Bishops welcome proposed rule to protect rights of religious employers

Bishops welcome proposed rule to protect rights of religious employers

Bishops welcome proposed rule to protect rights of religious employers

Baker Jack Phillips decorates a cake in his Masterpiece Cakeshop in Lakewood, Colo., Dec. 1, 2017. Phillips, the Christian cake baker whose religious refusal to craft a same-sex wedding cake and subsequent win at the Supreme Court echoed around the country in 2018, scored another legal victory March 5 when the Colorado Civil Rights Commission dismissed a discrimination complaint against him over his refusal to make a cake with a gender-transition theme. (Credit: Rick Wilking/ Reuters via CNS.)

The chairmen of three U.S. bishops' committees Aug. 21 welcomed a proposed rule from the U.S. Department of Labor aimed at clarifying religious protections that may be invoked by federal contractors, including faith-based organizations.

WASHINGTON, D.C. — The chairmen of three U.S. bishops’ committees Aug. 21 welcomed a proposed rule from the U.S. Department of Labor aimed at clarifying religious protections that may be invoked by federal contractors, including faith-based organizations.

“Faith-based groups should have the opportunity to compete on a level playing field as they seek to partner with the federal government to provide critical social services,” the bishops said in a statement. “These proposed rules protect religious liberty, a core constitutional right, by clarifying existing religious exemptions consistent with federal law and recent Supreme Court precedent.”

The statement was issued by Bishop Robert J. McManus of Worcester, Massachusetts, chairman of the U.S. Conference of Catholic Bishops’ Committee for Religious Liberty; Bishop Frank J. Dewane of Venice, Florida, chairman of the USCCB Committee on Domestic Justice and Human Development; and Bishop James D. Conley of Lincoln, Nebraska, chairman of the USCCB Subcommittee for the Promotion and Defense of Marriage.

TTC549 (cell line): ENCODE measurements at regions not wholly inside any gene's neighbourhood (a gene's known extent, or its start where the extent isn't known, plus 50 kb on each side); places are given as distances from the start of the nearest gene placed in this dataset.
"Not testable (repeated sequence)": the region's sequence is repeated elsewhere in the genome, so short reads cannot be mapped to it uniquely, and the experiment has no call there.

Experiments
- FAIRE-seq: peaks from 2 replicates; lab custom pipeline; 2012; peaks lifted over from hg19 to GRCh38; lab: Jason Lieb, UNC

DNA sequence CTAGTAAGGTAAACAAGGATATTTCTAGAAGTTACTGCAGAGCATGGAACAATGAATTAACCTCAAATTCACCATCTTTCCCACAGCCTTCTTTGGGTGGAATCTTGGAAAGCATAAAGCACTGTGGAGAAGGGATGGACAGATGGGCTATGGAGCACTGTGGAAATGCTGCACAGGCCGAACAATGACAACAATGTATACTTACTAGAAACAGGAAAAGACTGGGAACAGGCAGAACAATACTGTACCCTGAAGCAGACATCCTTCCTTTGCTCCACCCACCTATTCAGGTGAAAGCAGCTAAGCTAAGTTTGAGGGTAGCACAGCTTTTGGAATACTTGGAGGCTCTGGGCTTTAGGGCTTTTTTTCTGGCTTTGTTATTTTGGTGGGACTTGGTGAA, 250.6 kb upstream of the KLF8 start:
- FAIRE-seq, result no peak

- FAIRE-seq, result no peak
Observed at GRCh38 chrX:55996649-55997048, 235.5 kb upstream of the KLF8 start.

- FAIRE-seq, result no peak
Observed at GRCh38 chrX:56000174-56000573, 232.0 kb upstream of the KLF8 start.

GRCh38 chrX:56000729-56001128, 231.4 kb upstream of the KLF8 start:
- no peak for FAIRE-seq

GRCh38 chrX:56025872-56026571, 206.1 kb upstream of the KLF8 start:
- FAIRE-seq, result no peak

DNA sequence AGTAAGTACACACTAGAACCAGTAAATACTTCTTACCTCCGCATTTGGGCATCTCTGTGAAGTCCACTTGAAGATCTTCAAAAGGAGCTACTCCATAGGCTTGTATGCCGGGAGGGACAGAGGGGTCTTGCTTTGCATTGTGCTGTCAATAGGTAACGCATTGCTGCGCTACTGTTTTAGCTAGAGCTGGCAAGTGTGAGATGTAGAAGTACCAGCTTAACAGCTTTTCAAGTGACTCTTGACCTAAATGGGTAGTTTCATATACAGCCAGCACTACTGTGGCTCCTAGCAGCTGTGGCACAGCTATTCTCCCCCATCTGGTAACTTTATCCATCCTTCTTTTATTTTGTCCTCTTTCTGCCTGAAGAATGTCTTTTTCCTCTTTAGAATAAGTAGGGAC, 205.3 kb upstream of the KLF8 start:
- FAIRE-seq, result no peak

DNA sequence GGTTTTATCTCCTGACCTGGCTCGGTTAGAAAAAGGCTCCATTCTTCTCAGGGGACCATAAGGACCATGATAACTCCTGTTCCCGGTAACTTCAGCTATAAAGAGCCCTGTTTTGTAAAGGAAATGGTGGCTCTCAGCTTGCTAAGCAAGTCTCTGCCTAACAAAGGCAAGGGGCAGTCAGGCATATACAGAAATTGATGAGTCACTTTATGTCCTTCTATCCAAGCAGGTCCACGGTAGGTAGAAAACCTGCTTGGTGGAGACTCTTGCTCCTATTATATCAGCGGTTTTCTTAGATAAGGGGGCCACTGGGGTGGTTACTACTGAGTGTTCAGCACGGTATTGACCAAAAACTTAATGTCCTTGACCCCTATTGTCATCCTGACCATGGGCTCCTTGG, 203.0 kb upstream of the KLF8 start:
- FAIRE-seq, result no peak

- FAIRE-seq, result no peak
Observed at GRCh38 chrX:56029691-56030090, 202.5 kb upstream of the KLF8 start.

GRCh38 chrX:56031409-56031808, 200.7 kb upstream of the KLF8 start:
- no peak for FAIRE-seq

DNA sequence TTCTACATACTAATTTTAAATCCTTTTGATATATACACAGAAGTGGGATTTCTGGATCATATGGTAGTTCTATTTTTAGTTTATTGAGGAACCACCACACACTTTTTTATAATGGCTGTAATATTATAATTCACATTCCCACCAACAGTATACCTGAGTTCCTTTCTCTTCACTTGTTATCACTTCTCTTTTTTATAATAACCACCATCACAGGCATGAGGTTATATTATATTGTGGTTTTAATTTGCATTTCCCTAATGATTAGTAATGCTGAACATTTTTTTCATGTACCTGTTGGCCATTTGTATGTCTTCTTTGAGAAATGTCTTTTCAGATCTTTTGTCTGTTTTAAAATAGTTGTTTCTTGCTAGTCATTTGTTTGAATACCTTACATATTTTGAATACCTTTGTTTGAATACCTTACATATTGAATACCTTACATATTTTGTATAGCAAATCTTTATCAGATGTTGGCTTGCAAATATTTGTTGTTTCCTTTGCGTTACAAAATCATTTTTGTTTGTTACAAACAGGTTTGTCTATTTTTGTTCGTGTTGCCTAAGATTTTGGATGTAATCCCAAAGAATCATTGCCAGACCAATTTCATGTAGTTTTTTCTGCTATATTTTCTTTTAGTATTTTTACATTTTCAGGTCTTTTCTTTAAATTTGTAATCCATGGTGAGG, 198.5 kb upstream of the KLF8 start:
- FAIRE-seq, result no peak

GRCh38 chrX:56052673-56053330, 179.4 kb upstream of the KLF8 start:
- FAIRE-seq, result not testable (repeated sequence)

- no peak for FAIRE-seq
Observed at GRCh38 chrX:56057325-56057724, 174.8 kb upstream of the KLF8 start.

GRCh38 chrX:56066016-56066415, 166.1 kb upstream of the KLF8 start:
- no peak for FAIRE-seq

The proposed rule would clarify that religious organizations may make employment decisions “consistent with their sincerely held religious tenets and beliefs without fear of sanction by the federal government,” the Labor Department said in announcing it Aug. 14. The proposal was issued by the department’s Office of Federal Contract Compliance Programs, known as OFCCP.

Acting Secretary of Labor Patrick Pizzella said in a statement: “Today’s proposed rule helps ensure the civil rights of religious employers are protected. As people of faith with deeply held religious beliefs are making decisions on whether to participate in federal contracting, they deserve clear understanding of their obligations and protections under the law.”

The American Civil Liberties Union opposed the measure, saying it will “let government contractors fire workers who are LGBTQ, or who are pregnant and unmarried, based on the employers’ religious views.”

However, the Labor Department said the proposal “also reaffirms employers’ obligations not to discriminate on the basis of race, sex, or other protected bases and does not exempt or excuse a contractor from complying with any other requirements.”

“The proposed rule is rooted in statute, Supreme Court decisions and executive orders. The Civil Rights Act of 1964 includes a critical, protective exemption for religious organizations,” the department said.

It cited three recent decisions from the high court: Masterpiece Cakeshop v. Colorado Civil Rights Commission, Trinity Lutheran Church v. Comer and Burwell v. Hobby Lobby Stores.

In the Masterpiece case, the court ruled in favor of a Colorado baker who refused to bake a wedding cake for a same-sex couple because of a religious objection. The baker was sued despite telling the couple he would make a cake for them for another event, just not the wedding; he also has refused to make other cakes that are against his religious beliefs.

In the Trinity Lutheran case, the justices ruled Missouri had wrongly determined the church as a religious entity could not receive public funds for a playground used by students no matter their religion. In the Hobby Lobby case, the court ruled the company could not be forced under the Affordable Care Act to cover abortifacients for employees; the company, which covers contraceptives, said providing coverage of abortifacients violated their religion.

In their statement, the USCCB committee chairmen said: “We are grateful to the administration for taking this step, and we look forward to filing more detailed public comments with OFCCP.”


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